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    author = "Murphy, {Michael J.} and Seneviratne, {Rohini De A.} and McAleer, {Sean P.} and Remers, {Olga J.} and Davis, {Margery H.}",
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    Student selected components : do students learn what teachers think they teach? / Murphy, Michael J.; Seneviratne, Rohini De A.; McAleer, Sean P.; Remers, Olga J.; Davis, Margery H.

    In: Medical Teacher, Vol. 30, No. 9-10, 2008, p. E175-E179.

    Research output: Contribution to journalArticle

    TY - JOUR

    T1 - Student selected components

    T2 - do students learn what teachers think they teach?

    AU - Murphy, Michael J.

    AU - Seneviratne, Rohini De A.

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    AU - Davis, Margery H.

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    N2 - Background: It is well recognized that what teachers teach and what students learn may not be the same. This applies to all parts of the undergraduate medical curriculum, but may be especially relevant to student selected components, which vary substantially in their educational content. This has not been studied previously. Aims: To compare perceptions of students and supervisors in relation to learning outcomes addressed by student selected components, and thus to examine differences between what is taught and what is learned. Methods: Supervisors (n = 69) were asked to indicate which of twelve learning outcomes they felt were components of teaching and assessment. Upon completion of each SSC, students were required to complete the same outcomes template as part of their feedback (n = 644). Perceptions were compared in two ways: (1) a colour-coded 'traffic-light' system was used to record agreement/disagreement between students and supervisors of individual SSCs; (2) differences in perception of outcomes across the entire SSC programme were compared using the 2 statistic. Results: (1) The 'traffic-light' system readily identified individual SSCs where significant disagreement existed and which were subject to further scrutiny. (2) More students than supervisors thought that outcome 2 (competent to perform practical procedures) was a component of teaching and assessment (41.8% v 27.5%, 2 = 5.24, p = 0.02), whereas more supervisors than students thought that outcome 6 (competent in communication skills) (97.1% v 82.1%, 2 = 6.91, p = 0.009) and outcome 7 (competent to retrieve and handle information) (100% v 93.7%, 2 = 4.8, p = 0.02) were. Conclusions: Significant disagreement exists about the outcomes addressed by SSCs, suggesting that students do not always learn what teachers think they teach. The use of two complementary approaches allows global and individual comparisons to be drawn and thus provides a powerful tool to address this important issue.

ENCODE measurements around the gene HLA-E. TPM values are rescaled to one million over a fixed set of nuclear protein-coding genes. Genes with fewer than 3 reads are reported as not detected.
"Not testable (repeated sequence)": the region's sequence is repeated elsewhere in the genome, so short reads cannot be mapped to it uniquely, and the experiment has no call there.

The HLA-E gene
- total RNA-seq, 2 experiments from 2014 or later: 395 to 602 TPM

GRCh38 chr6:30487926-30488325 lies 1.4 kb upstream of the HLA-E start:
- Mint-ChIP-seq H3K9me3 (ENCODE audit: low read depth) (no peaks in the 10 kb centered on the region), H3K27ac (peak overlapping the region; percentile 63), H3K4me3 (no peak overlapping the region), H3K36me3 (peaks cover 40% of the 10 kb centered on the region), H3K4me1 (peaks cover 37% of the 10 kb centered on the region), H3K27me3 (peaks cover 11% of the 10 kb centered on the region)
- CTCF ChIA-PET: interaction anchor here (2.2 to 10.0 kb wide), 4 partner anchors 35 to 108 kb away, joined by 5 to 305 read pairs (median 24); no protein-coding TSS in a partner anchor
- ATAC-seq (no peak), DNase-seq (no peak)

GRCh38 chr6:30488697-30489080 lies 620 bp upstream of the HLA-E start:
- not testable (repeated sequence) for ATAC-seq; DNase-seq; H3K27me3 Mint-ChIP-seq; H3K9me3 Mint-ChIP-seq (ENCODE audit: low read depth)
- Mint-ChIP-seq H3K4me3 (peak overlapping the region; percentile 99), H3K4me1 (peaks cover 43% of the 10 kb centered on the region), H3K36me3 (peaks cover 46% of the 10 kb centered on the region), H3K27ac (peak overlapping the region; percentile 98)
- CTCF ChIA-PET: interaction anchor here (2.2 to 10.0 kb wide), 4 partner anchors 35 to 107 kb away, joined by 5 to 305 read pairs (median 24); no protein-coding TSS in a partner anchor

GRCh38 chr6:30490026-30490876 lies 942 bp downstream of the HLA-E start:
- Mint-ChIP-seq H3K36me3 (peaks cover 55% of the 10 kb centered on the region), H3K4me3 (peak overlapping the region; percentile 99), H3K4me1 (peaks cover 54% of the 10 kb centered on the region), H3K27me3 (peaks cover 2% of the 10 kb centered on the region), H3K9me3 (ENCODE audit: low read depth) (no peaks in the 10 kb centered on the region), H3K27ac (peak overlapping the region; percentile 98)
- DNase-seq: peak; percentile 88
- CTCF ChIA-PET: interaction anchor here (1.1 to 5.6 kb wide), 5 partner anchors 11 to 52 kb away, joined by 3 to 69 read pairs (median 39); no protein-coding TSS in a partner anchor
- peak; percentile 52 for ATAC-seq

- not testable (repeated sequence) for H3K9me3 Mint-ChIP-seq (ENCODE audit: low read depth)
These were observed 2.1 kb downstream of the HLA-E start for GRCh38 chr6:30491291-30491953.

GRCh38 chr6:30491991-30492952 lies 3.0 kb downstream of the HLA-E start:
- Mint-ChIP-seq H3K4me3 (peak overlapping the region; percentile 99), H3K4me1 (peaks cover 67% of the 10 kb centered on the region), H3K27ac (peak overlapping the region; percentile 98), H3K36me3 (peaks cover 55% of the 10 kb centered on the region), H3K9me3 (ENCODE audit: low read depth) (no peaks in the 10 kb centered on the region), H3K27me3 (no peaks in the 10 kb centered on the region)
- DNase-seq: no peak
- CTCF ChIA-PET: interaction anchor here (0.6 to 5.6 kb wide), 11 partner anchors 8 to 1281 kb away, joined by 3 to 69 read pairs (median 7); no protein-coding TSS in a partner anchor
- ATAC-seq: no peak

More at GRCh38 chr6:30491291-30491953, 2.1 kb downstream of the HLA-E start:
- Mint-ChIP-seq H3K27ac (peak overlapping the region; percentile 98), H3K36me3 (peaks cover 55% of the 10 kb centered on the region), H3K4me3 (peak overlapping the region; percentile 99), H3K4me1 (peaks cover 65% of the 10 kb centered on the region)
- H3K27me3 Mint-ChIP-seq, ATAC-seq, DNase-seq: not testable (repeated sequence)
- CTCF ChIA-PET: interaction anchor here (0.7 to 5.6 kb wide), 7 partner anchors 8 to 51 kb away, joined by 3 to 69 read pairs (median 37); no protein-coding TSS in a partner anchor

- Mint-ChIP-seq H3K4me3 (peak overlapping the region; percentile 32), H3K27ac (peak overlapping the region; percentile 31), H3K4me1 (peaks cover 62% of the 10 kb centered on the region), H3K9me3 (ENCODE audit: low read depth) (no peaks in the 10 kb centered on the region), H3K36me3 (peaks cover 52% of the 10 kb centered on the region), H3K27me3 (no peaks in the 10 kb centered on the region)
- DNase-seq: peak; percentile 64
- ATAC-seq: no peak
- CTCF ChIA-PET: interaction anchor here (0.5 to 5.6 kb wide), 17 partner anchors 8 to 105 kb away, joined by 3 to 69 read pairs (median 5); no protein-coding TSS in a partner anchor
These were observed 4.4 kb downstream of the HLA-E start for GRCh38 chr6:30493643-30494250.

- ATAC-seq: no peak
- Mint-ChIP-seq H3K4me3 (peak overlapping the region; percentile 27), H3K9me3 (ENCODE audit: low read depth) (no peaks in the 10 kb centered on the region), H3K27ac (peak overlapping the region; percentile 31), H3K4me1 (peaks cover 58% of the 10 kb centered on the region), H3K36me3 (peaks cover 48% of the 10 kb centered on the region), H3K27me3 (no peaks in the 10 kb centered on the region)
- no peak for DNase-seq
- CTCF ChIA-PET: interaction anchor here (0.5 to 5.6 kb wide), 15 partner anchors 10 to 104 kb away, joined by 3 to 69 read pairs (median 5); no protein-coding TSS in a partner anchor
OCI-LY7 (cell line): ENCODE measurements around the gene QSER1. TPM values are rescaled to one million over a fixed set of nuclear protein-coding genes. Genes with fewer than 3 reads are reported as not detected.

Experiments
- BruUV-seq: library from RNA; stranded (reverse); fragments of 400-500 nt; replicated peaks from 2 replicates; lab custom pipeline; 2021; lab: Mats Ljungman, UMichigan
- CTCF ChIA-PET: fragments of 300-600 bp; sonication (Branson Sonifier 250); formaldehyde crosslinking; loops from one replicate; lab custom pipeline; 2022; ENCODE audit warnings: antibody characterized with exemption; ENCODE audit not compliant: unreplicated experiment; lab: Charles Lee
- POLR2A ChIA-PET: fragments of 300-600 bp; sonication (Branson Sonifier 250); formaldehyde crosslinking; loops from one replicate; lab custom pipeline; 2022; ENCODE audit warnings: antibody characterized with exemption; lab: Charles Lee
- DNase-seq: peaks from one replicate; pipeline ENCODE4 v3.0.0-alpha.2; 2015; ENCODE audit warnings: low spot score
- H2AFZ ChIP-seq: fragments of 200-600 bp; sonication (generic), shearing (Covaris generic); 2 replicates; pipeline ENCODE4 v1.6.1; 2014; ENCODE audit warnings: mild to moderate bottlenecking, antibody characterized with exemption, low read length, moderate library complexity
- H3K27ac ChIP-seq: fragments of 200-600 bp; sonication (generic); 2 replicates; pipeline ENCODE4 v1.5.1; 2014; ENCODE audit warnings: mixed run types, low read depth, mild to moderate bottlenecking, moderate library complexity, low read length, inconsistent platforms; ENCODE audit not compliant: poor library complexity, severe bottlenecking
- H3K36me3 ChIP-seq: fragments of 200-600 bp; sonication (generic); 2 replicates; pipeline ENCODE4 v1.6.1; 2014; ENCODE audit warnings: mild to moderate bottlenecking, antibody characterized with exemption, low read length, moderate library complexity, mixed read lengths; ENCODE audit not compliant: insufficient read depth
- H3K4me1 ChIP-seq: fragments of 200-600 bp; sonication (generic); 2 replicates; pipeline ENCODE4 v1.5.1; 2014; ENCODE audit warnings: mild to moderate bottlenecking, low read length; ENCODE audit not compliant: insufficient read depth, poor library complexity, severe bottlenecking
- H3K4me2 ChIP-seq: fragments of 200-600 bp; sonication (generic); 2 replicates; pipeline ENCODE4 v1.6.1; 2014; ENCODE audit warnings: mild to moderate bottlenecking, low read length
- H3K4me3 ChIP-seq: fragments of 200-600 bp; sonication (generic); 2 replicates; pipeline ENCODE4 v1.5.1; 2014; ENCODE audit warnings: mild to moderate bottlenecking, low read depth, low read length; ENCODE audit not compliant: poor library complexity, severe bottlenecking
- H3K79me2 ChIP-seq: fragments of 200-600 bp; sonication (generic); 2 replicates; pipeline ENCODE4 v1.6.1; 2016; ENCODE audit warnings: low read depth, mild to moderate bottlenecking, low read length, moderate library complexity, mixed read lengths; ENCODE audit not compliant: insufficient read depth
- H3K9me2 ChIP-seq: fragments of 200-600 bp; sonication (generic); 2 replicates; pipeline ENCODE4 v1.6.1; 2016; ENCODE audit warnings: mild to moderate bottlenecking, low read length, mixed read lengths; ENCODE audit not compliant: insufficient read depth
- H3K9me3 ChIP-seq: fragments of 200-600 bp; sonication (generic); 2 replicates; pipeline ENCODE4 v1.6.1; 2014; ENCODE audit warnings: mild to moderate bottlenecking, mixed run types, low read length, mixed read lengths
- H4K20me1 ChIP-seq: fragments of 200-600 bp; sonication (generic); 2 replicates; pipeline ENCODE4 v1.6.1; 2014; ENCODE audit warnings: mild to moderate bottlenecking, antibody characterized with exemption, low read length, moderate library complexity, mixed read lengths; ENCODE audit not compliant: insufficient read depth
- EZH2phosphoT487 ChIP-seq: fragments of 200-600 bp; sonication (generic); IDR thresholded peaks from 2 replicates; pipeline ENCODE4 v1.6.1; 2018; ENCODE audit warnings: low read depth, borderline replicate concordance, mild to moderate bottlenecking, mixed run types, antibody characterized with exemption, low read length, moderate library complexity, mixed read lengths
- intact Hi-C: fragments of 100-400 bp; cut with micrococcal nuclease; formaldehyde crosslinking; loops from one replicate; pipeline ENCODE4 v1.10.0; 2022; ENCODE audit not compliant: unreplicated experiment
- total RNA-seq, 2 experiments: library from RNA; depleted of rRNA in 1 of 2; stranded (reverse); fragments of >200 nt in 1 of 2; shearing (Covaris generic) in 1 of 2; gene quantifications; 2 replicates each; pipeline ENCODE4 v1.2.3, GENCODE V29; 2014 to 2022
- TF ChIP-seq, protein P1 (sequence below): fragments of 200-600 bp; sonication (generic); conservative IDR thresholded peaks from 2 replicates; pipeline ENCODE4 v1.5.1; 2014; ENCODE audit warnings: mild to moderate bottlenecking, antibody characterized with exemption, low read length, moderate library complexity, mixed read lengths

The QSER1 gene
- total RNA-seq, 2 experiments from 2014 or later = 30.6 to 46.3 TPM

AB - Background: It is well recognized that what teachers teach and what students learn may not be the same. This applies to all parts of the undergraduate medical curriculum, but may be especially relevant to student selected components, which vary substantially in their educational content. This has not been studied previously. Aims: To compare perceptions of students and supervisors in relation to learning outcomes addressed by student selected components, and thus to examine differences between what is taught and what is learned. Methods: Supervisors (n = 69) were asked to indicate which of twelve learning outcomes they felt were components of teaching and assessment. Upon completion of each SSC, students were required to complete the same outcomes template as part of their feedback (n = 644). Perceptions were compared in two ways: (1) a colour-coded 'traffic-light' system was used to record agreement/disagreement between students and supervisors of individual SSCs; (2) differences in perception of outcomes across the entire SSC programme were compared using the 2 statistic. Results: (1) The 'traffic-light' system readily identified individual SSCs where significant disagreement existed and which were subject to further scrutiny. (2) More students than supervisors thought that outcome 2 (competent to perform practical procedures) was a component of teaching and assessment (41.8% v 27.5%, 2 = 5.24, p = 0.02), whereas more supervisors than students thought that outcome 6 (competent in communication skills) (97.1% v 82.1%, 2 = 6.91, p = 0.009) and outcome 7 (competent to retrieve and handle information) (100% v 93.7%, 2 = 4.8, p = 0.02) were. Conclusions: Significant disagreement exists about the outcomes addressed by SSCs, suggesting that students do not always learn what teachers think they teach. The use of two complementary approaches allows global and individual comparisons to be drawn and thus provides a powerful tool to address this important issue.